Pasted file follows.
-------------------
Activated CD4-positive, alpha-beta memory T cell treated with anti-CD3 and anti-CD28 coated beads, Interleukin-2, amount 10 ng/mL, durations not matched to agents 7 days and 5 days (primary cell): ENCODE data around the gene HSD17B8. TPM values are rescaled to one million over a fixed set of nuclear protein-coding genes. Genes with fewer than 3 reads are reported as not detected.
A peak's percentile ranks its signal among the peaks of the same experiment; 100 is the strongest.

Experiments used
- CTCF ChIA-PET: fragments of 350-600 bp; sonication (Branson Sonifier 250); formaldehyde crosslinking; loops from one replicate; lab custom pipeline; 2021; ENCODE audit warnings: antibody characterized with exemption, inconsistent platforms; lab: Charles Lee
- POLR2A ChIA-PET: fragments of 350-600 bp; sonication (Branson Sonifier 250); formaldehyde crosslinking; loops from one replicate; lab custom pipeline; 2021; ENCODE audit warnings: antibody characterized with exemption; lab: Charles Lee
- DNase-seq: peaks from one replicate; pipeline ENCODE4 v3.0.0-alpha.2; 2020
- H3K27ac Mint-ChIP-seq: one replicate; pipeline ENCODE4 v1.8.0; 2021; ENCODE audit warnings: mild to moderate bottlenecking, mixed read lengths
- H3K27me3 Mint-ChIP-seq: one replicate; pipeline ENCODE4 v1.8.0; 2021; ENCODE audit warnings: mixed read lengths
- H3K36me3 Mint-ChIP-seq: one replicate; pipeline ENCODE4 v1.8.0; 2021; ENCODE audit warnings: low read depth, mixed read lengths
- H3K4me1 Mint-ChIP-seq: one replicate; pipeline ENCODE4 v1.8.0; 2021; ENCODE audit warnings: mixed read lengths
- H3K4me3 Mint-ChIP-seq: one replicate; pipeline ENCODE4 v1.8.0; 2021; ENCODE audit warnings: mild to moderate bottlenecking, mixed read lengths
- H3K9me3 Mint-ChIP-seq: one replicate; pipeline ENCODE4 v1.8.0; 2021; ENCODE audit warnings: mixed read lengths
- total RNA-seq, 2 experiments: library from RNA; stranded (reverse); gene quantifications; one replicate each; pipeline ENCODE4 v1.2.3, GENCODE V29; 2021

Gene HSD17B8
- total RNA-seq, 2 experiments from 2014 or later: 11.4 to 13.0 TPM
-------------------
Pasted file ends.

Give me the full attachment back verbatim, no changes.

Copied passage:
Activated CD4-positive, alpha-beta memory T cell treated with anti-CD3 and anti-CD28 coated beads, Interleukin-2, amount 10 ng/mL, durations not matched to agents 7 days and 5 days (primary cell): ENCODE data around the gene HSD17B8. TPM values are rescaled to one million over a fixed set of nuclear protein-coding genes. Genes with fewer than 3 reads are reported as not detected.
A peak's percentile ranks its signal among the peaks of the same experiment; 100 is the strongest.

Experiments used
- CTCF ChIA-PET: fragments of 350-600 bp; sonication (Branson Sonifier 250); formaldehyde crosslinking; loops from one replicate; lab custom pipeline; 2021; ENCODE audit warnings: antibody characterized with exemption, inconsistent platforms; lab: Charles Lee
- POLR2A ChIA-PET: fragments of 350-600 bp; sonication (Branson Sonifier 250); formaldehyde crosslinking; loops from one replicate; lab custom pipeline; 2021; ENCODE audit warnings: antibody characterized with exemption; lab: Charles Lee
- DNase-seq: peaks from one replicate; pipeline ENCODE4 v3.0.0-alpha.2; 2020
- H3K27ac Mint-ChIP-seq: one replicate; pipeline ENCODE4 v1.8.0; 2021; ENCODE audit warnings: mild to moderate bottlenecking, mixed read lengths
- H3K27me3 Mint-ChIP-seq: one replicate; pipeline ENCODE4 v1.8.0; 2021; ENCODE audit warnings: mixed read lengths
- H3K36me3 Mint-ChIP-seq: one replicate; pipeline ENCODE4 v1.8.0; 2021; ENCODE audit warnings: low read depth, mixed read lengths
- H3K4me1 Mint-ChIP-seq: one replicate; pipeline ENCODE4 v1.8.0; 2021; ENCODE audit warnings: mixed read lengths
- H3K4me3 Mint-ChIP-seq: one replicate; pipeline ENCODE4 v1.8.0; 2021; ENCODE audit warnings: mild to moderate bottlenecking, mixed read lengths
- H3K9me3 Mint-ChIP-seq: one replicate; pipeline ENCODE4 v1.8.0; 2021; ENCODE audit warnings: mixed read lengths
- total RNA-seq, 2 experiments: library from RNA; stranded (reverse); gene quantifications; one replicate each; pipeline ENCODE4 v1.2.3, GENCODE V29; 2021

Gene HSD17B8
- total RNA-seq, 2 experiments from 2014 or later: 11.4 to 13.0 TPM